Thunder Bay

Kingston couple leads fundraising effort for new 'Rez Girls' 64 rink

A peewee girls hockey team from Eabametoong First Nation may soon have a new ice surface to hone their skills on, thanks to a fundraising effort by a pair of Kingston fans.

90k needed for new concrete ice pad in Eabametoong arena

A Kingston couple has launched a fundraising effort to install a new concrete ice pad in the Eabametoong arena, which would be used by the Rez Girls 64 girls hockey team. (Steve Koopman)

A girls hockey team from Eabametoong First Nation may soon have a new ice surface to hone their skills on, thanks to a fundraising effort by a pair of Kingston fans.

Katie and Steve Koopman, who documented the Rez Girls 64 Wolves trip to Kanata to compete in their first-ever all-girls hockey tournament earlier this year, are working to raise enough funds to make a needed improvement to the team's rink in Eabametoong, also known as Fort Hope.

"Although they have an arena, it's an older arena," Katie Koopman said. "It only has a pebbled pad. They need a cement pad to properly hold the ice and keep it longer during their season, so they can start early, finish later."

"It would also gift the community with a cement base for future events and activities."

The new cement pad would cost about $90,000, she said, and the hope is to raise the funds within about 30 days, so the cement would have time to cure and dry before it gets too cold.

"Hopefully, the girls would have it on time to practice for this season," Katie Koopman said.

The Koopmans have been involved with the Rez Girls team for some time. The first heard about the team through a CBC Doc Project story about the Rez Girls, which aired about a year ago.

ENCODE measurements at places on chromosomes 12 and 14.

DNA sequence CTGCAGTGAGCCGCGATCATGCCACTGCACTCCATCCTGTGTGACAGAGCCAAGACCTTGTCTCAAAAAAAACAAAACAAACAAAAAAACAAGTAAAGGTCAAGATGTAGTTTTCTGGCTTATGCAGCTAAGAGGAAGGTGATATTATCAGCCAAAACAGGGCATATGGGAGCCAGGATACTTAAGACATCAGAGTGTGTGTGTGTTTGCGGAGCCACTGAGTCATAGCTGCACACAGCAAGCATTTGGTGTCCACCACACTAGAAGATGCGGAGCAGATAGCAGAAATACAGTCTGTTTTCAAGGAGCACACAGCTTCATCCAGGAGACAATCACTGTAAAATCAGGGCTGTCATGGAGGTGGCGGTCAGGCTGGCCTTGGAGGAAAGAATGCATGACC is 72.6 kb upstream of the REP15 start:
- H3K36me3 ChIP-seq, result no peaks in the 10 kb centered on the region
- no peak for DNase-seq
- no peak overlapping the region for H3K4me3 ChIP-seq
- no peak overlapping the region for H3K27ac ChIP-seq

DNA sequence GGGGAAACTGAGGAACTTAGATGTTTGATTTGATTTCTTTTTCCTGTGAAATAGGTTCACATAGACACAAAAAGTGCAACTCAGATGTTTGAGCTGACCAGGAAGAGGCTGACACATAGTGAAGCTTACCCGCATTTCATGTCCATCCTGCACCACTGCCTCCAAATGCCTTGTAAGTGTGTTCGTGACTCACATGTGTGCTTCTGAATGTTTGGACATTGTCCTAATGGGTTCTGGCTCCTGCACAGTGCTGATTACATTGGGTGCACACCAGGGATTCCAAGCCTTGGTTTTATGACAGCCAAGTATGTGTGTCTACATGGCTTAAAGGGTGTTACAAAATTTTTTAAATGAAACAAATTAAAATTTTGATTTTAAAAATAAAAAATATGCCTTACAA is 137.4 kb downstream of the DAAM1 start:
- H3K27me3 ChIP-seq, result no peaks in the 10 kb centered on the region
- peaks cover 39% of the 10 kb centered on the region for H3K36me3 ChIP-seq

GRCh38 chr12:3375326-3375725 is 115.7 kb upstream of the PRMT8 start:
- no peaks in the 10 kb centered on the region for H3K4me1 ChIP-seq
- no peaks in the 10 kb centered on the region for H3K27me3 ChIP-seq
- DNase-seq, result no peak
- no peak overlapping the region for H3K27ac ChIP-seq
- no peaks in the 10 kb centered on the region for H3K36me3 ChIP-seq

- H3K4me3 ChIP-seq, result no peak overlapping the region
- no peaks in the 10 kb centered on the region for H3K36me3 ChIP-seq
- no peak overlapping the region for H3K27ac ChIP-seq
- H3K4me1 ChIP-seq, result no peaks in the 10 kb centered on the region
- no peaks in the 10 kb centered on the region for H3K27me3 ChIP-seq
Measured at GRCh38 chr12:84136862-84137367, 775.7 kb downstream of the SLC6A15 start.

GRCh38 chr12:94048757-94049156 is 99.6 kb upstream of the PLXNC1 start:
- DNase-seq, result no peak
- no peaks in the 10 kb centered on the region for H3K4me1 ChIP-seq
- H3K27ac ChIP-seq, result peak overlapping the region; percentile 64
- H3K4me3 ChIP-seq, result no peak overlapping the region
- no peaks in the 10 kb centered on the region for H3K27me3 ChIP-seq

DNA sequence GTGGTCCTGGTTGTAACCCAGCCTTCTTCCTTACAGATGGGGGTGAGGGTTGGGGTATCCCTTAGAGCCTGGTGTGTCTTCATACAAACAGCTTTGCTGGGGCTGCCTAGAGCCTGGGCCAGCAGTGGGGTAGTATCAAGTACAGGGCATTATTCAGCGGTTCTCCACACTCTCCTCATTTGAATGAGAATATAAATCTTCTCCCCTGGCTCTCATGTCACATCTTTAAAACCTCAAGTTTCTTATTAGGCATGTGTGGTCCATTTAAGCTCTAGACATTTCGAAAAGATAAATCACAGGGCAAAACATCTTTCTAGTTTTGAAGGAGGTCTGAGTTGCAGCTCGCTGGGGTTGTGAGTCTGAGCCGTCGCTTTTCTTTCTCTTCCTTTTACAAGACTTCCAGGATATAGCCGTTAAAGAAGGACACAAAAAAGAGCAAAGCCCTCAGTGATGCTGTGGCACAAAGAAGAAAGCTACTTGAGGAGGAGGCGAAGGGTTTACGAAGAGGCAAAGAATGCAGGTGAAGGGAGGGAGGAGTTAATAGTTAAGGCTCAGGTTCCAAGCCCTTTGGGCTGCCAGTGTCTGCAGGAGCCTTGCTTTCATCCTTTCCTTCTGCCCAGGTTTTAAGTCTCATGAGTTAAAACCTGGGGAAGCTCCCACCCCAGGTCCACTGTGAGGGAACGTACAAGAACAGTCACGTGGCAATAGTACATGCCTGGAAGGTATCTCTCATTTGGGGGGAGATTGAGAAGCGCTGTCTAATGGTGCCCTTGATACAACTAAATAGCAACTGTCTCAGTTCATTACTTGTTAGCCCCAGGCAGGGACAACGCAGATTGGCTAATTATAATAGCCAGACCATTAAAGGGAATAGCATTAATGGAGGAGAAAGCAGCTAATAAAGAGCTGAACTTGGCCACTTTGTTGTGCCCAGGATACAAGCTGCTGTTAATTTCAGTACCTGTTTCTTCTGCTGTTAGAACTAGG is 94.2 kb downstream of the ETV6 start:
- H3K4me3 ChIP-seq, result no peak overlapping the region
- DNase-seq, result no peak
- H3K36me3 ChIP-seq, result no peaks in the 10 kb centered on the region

When they heard the documentary, Katie Koopman said, the couple "fell in love" with the team and its story.

Members of the Rez Girls 64 Wolves peewee hockey team from Eabametoong First Nation during a visit to Parliament Hill in Ottawa earlier this year. The team was competing in a hockey tournament in Kanata. (Rez Girls 64 Wolves/Facebook)

The documentary highlighted their struggles with equipment — the team didn't have any, but a southern Ontario high school student named Emma Tworzyanski organized an equipment drive — and the team's efforts to raise funds to participate in a boys hockey tournament in Thunder Bay.

Then, when the Rez Girls raised enough money to participate in a girls tournament in Kanata earlier this year, the Koopmans saw a chance to get involved directly, offering to document the team's journey through their photography business.

They also raised funds to get the team tickets to see the Ottawa Senators play the Edmonton Oilers, the Rez Girls' first live NHL game.

"It just meant a lot for us," Steve Koopman said. "We felt that we could just make a difference."

"Sometimes you always want to work within your community, and we just saw an opportunity to do something of good that was outside of it."

The Koopmans have started a crowdfunding campaign for the new Eabametoong ice pad. As of mid-day Wednesday, nearly $2,300 had been raised.